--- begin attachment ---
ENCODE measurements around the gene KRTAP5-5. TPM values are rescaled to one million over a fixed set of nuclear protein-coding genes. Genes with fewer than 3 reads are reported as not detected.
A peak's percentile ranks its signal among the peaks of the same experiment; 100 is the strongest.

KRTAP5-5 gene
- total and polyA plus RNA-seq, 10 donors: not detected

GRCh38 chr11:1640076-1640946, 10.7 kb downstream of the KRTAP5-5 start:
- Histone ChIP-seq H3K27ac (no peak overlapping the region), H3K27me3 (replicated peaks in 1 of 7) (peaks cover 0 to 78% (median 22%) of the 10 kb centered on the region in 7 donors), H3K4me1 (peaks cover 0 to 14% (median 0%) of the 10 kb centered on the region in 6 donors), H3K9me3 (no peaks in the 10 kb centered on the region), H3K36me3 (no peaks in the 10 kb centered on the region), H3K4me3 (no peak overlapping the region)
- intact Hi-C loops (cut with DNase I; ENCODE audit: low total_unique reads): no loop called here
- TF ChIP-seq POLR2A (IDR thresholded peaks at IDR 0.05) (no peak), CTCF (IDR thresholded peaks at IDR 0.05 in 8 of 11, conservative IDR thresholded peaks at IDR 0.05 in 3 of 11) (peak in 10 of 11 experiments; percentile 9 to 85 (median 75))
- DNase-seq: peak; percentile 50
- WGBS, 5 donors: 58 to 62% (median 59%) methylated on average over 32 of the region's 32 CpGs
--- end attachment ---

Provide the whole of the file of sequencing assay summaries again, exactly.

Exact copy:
ENCODE measurements around the gene KRTAP5-5. TPM values are rescaled to one million over a fixed set of nuclear protein-coding genes. Genes with fewer than 3 reads are reported as not detected.
A peak's percentile ranks its signal among the peaks of the same experiment; 100 is the strongest.

KRTAP5-5 gene
- total and polyA plus RNA-seq, 10 donors: not detected

GRCh38 chr11:1640076-1640946, 10.7 kb downstream of the KRTAP5-5 start:
- Histone ChIP-seq H3K27ac (no peak overlapping the region), H3K27me3 (replicated peaks in 1 of 7) (peaks cover 0 to 78% (median 22%) of the 10 kb centered on the region in 7 donors), H3K4me1 (peaks cover 0 to 14% (median 0%) of the 10 kb centered on the region in 6 donors), H3K9me3 (no peaks in the 10 kb centered on the region), H3K36me3 (no peaks in the 10 kb centered on the region), H3K4me3 (no peak overlapping the region)
- intact Hi-C loops (cut with DNase I; ENCODE audit: low total_unique reads): no loop called here
- TF ChIP-seq POLR2A (IDR thresholded peaks at IDR 0.05) (no peak), CTCF (IDR thresholded peaks at IDR 0.05 in 8 of 11, conservative IDR thresholded peaks at IDR 0.05 in 3 of 11) (peak in 10 of 11 experiments; percentile 9 to 85 (median 75))
- DNase-seq: peak; percentile 50
- WGBS, 5 donors: 58 to 62% (median 59%) methylated on average over 32 of the region's 32 CpGs